3- Link back to this post from your blog, or send a link to your facebook friends or tweeps (mention @trash2treas).


4-Check out the links and leave some comments on the sites you enjoy.


That’s all there is to it! I can’t wait to see your links and ideas. Never used MckLinky? It’s super easy. You don’t need an account or any software. Just click on “you are next” below and type a title for the post (or your name) and add a link to the location on the web. It’s that simple!


MckLinky Blog Hop

Michelle

Trash to Treasure Decorating
View the full post at http://www.trashtotreasuredecorating.com

Christmas Miracles

Another New Book from Cec Murphey 
and Another Chance to Win a Gift Basket
(Atlanta, GA) Many ordinary people experience Christmas miracles—those special moments during the season of giving and receiving when Christmas becomes more than just a holiday. In Christmas Miracles (St. Martin’s Press, October 2009), Cecil Murphey and Marley Gibson share the stories of those who have recognized the special moments that transcend daily experience and transform their lives.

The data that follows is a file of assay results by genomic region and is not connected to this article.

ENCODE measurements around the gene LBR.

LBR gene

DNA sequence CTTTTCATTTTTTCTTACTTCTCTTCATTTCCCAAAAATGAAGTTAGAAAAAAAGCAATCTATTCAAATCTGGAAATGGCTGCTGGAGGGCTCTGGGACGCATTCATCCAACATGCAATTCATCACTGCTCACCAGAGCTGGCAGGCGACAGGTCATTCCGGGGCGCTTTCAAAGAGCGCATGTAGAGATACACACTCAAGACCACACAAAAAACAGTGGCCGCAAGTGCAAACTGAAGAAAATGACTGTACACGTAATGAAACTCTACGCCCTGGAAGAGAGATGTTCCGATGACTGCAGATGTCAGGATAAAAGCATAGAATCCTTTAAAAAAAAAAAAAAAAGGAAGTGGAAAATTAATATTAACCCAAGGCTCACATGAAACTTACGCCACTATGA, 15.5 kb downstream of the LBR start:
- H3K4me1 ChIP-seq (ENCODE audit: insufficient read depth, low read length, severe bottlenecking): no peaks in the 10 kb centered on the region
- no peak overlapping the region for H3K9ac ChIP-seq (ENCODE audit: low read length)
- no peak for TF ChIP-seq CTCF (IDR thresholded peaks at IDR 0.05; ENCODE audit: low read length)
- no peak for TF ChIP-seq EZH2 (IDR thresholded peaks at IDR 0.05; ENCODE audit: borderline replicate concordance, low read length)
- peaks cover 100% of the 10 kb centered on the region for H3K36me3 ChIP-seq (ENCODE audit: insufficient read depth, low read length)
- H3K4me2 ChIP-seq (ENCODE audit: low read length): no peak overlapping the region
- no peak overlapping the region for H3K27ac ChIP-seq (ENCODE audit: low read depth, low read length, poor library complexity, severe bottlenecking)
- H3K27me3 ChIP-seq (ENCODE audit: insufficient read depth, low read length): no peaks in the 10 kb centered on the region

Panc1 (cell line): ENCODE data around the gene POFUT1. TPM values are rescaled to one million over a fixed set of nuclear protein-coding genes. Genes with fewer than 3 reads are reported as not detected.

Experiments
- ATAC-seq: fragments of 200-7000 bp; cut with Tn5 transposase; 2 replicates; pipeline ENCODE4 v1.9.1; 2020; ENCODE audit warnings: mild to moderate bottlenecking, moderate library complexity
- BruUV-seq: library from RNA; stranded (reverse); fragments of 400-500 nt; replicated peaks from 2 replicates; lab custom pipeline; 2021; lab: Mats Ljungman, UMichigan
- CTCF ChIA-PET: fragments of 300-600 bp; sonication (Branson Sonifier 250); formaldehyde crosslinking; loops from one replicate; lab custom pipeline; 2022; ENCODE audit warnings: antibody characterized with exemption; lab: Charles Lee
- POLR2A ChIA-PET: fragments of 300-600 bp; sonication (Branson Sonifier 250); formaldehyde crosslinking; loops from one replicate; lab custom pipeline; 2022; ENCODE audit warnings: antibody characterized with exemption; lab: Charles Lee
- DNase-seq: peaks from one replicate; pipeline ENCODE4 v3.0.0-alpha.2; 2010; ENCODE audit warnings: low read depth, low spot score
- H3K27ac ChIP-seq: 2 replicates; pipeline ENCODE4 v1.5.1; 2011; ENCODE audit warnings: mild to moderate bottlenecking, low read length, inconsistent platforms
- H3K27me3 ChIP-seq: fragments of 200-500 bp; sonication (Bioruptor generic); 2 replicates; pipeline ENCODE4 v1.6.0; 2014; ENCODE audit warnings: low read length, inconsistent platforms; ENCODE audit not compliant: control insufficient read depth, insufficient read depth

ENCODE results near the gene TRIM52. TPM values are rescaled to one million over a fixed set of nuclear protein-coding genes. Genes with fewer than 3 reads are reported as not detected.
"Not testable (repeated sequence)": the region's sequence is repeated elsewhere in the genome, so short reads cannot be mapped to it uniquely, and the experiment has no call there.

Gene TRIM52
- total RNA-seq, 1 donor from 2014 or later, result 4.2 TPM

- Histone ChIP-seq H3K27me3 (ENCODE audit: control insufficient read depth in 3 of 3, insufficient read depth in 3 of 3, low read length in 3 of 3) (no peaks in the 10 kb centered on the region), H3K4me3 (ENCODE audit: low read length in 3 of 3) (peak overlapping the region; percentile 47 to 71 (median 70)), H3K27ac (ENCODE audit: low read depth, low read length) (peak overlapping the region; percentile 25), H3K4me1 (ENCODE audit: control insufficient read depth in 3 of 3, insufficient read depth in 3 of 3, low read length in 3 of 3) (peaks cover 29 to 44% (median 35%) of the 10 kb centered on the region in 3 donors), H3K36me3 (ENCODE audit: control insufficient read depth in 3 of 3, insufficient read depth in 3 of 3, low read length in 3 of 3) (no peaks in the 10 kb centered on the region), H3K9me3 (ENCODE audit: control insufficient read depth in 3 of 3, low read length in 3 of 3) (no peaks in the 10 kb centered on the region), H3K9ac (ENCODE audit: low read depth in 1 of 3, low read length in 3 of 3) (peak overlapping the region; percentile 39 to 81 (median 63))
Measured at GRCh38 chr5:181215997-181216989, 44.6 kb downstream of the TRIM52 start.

In these stories, people overcome desperate situations through a miraculous twist of fate—all during the most wonderful time of the year. A young boy sits down to read a Christmas book and discovers that his learning disability has vanished. A woman stranded in a blizzard is rescued by a mysterious stranger who she suspects is an angel. And a woman living far from home gets an answer to her prayer in the form of an unexpected gift.